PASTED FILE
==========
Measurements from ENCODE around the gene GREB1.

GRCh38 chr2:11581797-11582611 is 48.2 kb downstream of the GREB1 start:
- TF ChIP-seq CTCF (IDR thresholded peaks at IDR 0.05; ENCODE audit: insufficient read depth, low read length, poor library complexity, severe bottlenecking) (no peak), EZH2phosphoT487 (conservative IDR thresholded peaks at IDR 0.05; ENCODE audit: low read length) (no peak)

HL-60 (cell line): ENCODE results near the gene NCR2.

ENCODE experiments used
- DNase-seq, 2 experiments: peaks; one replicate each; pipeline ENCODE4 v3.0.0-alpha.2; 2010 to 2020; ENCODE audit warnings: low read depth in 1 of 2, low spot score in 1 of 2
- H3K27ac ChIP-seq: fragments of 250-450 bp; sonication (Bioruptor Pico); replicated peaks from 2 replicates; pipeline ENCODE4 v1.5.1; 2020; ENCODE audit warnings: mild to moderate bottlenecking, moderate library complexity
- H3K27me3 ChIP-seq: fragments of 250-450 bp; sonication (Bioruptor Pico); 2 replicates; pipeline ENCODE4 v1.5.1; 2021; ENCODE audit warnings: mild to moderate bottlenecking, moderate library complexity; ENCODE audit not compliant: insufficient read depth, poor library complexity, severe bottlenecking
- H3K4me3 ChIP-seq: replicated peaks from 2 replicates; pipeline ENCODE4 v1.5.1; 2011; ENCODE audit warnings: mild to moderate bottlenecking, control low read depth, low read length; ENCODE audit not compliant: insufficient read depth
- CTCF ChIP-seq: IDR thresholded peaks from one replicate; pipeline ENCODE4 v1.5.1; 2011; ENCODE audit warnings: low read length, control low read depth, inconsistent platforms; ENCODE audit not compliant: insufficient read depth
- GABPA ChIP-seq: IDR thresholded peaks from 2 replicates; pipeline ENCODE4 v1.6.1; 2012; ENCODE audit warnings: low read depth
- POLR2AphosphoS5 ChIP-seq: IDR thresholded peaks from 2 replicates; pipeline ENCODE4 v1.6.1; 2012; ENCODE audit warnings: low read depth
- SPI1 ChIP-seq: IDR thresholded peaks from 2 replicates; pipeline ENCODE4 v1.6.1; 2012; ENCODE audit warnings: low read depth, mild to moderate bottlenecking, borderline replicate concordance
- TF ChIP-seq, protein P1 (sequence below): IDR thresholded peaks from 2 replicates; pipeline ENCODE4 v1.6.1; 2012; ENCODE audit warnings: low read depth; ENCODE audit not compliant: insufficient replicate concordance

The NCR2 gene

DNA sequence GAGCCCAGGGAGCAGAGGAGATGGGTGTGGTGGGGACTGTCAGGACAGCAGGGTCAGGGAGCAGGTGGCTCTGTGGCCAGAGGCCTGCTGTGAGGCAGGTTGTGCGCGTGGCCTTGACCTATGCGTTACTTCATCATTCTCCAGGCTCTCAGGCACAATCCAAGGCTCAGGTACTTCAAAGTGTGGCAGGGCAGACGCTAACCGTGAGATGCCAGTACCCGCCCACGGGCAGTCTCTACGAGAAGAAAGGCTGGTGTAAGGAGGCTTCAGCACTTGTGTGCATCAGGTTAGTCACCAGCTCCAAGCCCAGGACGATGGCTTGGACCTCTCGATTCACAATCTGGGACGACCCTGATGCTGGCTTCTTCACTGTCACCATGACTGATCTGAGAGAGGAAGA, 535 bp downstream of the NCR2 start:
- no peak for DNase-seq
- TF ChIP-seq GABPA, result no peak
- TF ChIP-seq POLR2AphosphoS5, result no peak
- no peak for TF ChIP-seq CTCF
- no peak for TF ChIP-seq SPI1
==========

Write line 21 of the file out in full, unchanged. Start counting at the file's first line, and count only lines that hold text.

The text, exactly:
- no peak for TF ChIP-seq SPI1